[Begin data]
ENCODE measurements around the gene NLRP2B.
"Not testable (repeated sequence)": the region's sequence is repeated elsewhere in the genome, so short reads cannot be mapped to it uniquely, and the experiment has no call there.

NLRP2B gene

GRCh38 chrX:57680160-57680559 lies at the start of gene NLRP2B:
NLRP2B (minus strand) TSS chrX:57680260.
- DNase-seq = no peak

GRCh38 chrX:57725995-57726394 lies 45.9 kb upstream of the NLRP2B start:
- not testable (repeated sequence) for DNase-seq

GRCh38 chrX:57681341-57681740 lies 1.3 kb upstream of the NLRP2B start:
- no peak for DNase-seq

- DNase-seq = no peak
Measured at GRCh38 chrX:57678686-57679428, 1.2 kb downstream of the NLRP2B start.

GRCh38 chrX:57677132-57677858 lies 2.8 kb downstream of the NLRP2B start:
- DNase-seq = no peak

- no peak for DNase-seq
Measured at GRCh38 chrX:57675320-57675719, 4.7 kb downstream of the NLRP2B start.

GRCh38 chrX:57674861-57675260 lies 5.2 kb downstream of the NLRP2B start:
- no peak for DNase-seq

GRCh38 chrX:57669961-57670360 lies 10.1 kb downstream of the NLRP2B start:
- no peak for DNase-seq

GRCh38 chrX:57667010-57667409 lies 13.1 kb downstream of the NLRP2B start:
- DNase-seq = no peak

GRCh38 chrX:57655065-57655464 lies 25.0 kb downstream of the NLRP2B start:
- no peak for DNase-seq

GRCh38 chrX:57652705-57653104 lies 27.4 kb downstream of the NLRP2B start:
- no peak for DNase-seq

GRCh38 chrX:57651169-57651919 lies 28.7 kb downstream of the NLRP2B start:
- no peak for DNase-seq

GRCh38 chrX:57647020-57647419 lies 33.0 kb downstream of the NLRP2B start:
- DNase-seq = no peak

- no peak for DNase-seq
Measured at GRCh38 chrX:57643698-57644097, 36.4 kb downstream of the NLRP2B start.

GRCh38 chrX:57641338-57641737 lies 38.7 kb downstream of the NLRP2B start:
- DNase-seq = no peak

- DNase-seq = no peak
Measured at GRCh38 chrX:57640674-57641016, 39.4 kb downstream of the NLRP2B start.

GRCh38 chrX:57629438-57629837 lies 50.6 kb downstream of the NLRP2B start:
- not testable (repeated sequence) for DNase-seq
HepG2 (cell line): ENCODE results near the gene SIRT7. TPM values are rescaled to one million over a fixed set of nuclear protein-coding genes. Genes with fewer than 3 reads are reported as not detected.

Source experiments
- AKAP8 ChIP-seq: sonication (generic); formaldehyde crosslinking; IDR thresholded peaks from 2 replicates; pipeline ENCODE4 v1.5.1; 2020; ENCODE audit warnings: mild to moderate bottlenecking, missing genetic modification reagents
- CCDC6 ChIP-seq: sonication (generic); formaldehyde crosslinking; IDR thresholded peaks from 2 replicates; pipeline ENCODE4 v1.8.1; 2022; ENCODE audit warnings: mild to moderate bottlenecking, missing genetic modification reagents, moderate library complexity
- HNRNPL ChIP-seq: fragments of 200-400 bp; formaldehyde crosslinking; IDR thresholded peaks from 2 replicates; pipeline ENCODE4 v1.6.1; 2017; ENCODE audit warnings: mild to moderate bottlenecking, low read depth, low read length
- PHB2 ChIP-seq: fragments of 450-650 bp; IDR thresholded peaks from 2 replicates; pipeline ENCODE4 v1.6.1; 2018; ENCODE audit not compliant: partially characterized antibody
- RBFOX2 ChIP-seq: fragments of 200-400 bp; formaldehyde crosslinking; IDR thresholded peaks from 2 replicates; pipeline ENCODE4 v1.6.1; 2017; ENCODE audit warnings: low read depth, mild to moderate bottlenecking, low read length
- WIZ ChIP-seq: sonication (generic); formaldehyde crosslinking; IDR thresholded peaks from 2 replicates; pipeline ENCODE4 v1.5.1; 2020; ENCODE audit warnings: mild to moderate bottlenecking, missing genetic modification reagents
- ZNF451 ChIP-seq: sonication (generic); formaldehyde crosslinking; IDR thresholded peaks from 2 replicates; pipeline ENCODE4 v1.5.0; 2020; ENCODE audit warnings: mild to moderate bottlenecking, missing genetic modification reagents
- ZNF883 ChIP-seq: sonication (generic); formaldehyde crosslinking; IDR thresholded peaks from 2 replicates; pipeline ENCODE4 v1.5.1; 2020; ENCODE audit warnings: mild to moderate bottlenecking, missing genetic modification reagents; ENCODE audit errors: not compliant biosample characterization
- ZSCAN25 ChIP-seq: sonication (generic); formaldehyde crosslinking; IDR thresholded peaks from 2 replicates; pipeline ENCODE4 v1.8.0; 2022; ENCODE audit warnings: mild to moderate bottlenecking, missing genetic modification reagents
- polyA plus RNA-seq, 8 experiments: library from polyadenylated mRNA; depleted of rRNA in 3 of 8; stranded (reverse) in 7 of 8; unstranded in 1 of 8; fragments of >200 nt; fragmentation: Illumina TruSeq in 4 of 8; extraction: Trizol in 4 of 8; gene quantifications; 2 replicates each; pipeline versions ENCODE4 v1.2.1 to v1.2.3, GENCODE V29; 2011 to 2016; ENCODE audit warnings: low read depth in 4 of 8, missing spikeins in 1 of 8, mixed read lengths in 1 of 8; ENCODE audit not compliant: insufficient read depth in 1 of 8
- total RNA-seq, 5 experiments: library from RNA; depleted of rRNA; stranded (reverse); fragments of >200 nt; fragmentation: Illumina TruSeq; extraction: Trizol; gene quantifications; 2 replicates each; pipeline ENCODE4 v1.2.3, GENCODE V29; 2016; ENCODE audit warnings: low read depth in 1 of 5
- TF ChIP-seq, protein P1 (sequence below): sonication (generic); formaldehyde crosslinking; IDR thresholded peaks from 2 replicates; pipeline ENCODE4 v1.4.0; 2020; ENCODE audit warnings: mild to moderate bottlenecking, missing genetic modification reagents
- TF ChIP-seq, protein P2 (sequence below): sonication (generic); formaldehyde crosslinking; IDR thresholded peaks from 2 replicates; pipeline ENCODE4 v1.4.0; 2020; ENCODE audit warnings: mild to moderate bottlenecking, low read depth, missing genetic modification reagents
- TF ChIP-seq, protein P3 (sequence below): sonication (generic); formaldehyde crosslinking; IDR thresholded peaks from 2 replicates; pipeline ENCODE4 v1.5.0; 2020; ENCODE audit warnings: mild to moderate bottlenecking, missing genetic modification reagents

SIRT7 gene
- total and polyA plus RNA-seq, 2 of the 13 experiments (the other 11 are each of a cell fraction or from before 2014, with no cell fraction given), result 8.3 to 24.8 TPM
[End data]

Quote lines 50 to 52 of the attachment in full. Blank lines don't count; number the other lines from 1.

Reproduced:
- polyA plus RNA-seq, 8 experiments: library from polyadenylated mRNA; depleted of rRNA in 3 of 8; stranded (reverse) in 7 of 8; unstranded in 1 of 8; fragments of >200 nt; fragmentation: Illumina TruSeq in 4 of 8; extraction: Trizol in 4 of 8; gene quantifications; 2 replicates each; pipeline versions ENCODE4 v1.2.1 to v1.2.3, GENCODE V29; 2011 to 2016; ENCODE audit warnings: low read depth in 4 of 8, missing spikeins in 1 of 8, mixed read lengths in 1 of 8; ENCODE audit not compliant: insufficient read depth in 1 of 8
- total RNA-seq, 5 experiments: library from RNA; depleted of rRNA; stranded (reverse); fragments of >200 nt; fragmentation: Illumina TruSeq; extraction: Trizol; gene quantifications; 2 replicates each; pipeline ENCODE4 v1.2.3, GENCODE V29; 2016; ENCODE audit warnings: low read depth in 1 of 5
- TF ChIP-seq, protein P1 (sequence below): sonication (generic); formaldehyde crosslinking; IDR thresholded peaks from 2 replicates; pipeline ENCODE4 v1.4.0; 2020; ENCODE audit warnings: mild to moderate bottlenecking, missing genetic modification reagents